The Booming Business of Fireworks
July 3, 2013

The Booming Business Of Fireworks

I know that creating fireworks displays is a complex endeavor. I didn’t realize quite how involved it is until I started doing a little research. The basic shell components are not all that difficult to put together, but you don’t want to make a careless mistake! The fuse on the firework ignites a lift charge and an additional time fuse. When the shell reaches the desired height, the time fuse lights the bursting charge which releases the colorful sparkles that light up the sky. The boom is caused by the rapid release of energy into the air.

The appearance of a particular burst depends on many things. The black powder used in fireworks is composed of three things: saltpeter, sulfur and charcoal. According to a NOVA program on fireworks, the ways these chemicals are ground and combined determines how they burn. To produce the lifting charge, the fireworks maker grinds these ingredients for many hours, presses them into cakes and breaks them up into a coarse powder. Mixing the grains so that the individual ingredients are still distinguishable produces a slower burning product that makes up the sparkly part. This powder is also pressed into marble-sized balls called stars. The number of these in the shell and the way they are packed determines the shape of the firework burst.

By replacing the traditional potassium nitrate of gunpowder with potassium chlorate, the fireworks creator increases the temperature of the reaction from 1700̊ Celsius to 2000̊ Celsius. This temperature increase allows the use of mineral salts that won’t burn at lower temperatures. These mineral salts create the colors. Copper produces blue, strontium produces red, barium produces green, sodium produces yellow, etc. This innovation was added in the 1830’s. Prior to that time all fireworks were silver and gold.

The length of the shell determines how high the firework will rise into the sky. Each inch correlates to a 100-foot rise into the air. The shell blasts into the air within 15 milliseconds of igniting the powder, traveling upwards at 300 miles per hour.

The method of ignition is the one part of the process that has seen dramatic changes in recent years. The ignition is now computer generated, which allows for extremely precise firing and coordination with music, lasers and other features of a modern show. Most shells are shot from mortars packed in sand and racks for stability.

Most, but not all, of the fireworks used in America today are made in China. Even so, fireworks in America is a billion-dollar industry. Two of the largest fireworks producers in the United States can be found in one town, New Castle, Pennsylvania. The companies are Zambelli and Pyrotechnico. Between the two, they produce nearly 5,000 fireworks displays a year, a quarter of which are held around the Fourth of July.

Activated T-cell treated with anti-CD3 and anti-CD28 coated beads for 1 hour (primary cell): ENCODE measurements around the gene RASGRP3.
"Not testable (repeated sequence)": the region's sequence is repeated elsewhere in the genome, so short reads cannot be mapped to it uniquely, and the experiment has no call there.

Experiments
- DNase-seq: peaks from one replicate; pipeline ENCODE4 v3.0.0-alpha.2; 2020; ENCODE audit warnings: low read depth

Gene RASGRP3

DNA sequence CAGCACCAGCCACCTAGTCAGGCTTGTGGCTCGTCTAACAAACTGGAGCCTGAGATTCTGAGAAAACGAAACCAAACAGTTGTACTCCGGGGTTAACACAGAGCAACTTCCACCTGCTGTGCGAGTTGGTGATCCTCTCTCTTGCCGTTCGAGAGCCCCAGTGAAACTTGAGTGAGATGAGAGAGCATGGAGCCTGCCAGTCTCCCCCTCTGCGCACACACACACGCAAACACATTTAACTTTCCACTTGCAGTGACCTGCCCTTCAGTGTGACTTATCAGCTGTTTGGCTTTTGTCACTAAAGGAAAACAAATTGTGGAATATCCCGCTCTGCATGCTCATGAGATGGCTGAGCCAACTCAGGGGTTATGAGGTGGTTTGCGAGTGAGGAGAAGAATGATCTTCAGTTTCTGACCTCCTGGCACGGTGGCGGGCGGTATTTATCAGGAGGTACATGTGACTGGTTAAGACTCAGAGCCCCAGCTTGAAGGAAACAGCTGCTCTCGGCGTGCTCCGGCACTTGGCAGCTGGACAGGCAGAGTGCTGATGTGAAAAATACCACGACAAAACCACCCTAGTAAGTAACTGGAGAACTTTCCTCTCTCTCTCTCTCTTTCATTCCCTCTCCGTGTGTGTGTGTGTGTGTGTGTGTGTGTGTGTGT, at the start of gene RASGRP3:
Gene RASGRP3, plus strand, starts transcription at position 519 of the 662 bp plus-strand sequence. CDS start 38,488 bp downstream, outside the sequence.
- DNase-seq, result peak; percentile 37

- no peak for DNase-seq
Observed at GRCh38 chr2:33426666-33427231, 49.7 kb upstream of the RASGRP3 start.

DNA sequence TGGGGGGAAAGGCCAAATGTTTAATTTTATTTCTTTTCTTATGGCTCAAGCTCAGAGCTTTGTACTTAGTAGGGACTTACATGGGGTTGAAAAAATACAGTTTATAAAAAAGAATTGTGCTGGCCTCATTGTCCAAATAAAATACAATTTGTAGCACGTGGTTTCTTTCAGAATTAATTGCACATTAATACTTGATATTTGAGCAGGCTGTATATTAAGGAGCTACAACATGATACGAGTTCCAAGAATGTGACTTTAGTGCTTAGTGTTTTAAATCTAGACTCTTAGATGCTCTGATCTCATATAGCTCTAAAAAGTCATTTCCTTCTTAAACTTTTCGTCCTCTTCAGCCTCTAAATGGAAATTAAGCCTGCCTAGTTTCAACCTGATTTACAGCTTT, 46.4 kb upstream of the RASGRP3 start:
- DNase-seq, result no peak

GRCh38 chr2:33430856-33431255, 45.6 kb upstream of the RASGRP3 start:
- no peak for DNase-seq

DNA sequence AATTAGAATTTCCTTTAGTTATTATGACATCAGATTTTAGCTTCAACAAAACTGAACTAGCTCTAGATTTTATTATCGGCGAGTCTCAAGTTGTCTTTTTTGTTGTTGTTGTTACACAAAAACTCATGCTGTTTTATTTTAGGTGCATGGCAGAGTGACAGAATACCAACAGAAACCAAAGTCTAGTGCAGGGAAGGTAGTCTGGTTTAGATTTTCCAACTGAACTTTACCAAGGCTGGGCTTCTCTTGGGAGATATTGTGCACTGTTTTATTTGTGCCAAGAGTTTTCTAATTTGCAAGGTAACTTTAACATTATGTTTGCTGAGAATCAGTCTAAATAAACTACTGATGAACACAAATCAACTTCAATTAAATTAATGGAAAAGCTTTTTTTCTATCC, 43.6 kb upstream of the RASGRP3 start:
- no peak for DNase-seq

New Castle calls itself The Fireworks Capital of America. In fact they trademarked the name in 2006. There was an influx of Italian immigrants to New Castle around the 1890’s. Five of these families set up fireworks companies. One of these immigrants was Antonio Zambelli who arrived from Naples in 1893. He kept his fireworks recipes in a small, black book that is still locked in the safe at the Zambelli company.

The Zambelli company can create around 640 fireworks a day by hand. They may pack as many as 16 features into one shell. Less complicated shells come from China.

Nearly two million fireworks are stored year-round at the Zambelli plant. This number includes 3,200 varieties. The plant is 200 acres, surrounded by a chain-link fence with guards stationed to watch over the loading of trucks. There are 70 small buildings at the plant, limiting the number of fireworks stored in one building. Each building has concrete walls filled with sand,  so that if there should be an explosion. the building would blow up, not out. There is nothing in these buildings that could create a spark. There are no exposed nails. All the employees must wear only cotton clothing, down to the underwear. They wear no hardhats and no gloves.

Six packers begin to assemble fireworks for the July Fourth shows in February. In May, another 20 workers come on board to help load. The factory operates 12 to 15 hours a day, seven days a week until July 4. 1,300 technicians do the shows. Pyrotechnico operates much the same way.

Organizing and setting up a huge display is a massive production. Fireworks technicians have to coordinate with the fire department and all appropriate law and property management agencies. These could include local and state police, park rangers, the Coast Guard (if the show is over water), city and county officials, etc. It can take as long as a week to set the wiring for a large show. They also have to keep an eye on the weather. Damp powder won’t light. Lightning or static electricity could set off a firework at an unplanned time. Fireworks techs have to be cautious, vigilant, and fearless.

Fireworks shows can cost anywhere from $15,000 to more than $100,000. The display put on by the Boston Pops every year uses 3.5 tons of explosives shot from 5700 mortars.

Another new feature of a major fireworks display is a command center filled with live monitors. From this vantage point the technicians can keep track of weather radar and link to police helicopters with cameras and thermal sensors aboard as well as viewing the show itself from several angles. The techs in the center can communicate with the field techs using two-way radios.

That’s a lot of effort for something that may only last for 20 minutes, but it is certainly worth it. Ooooh, aaaah!

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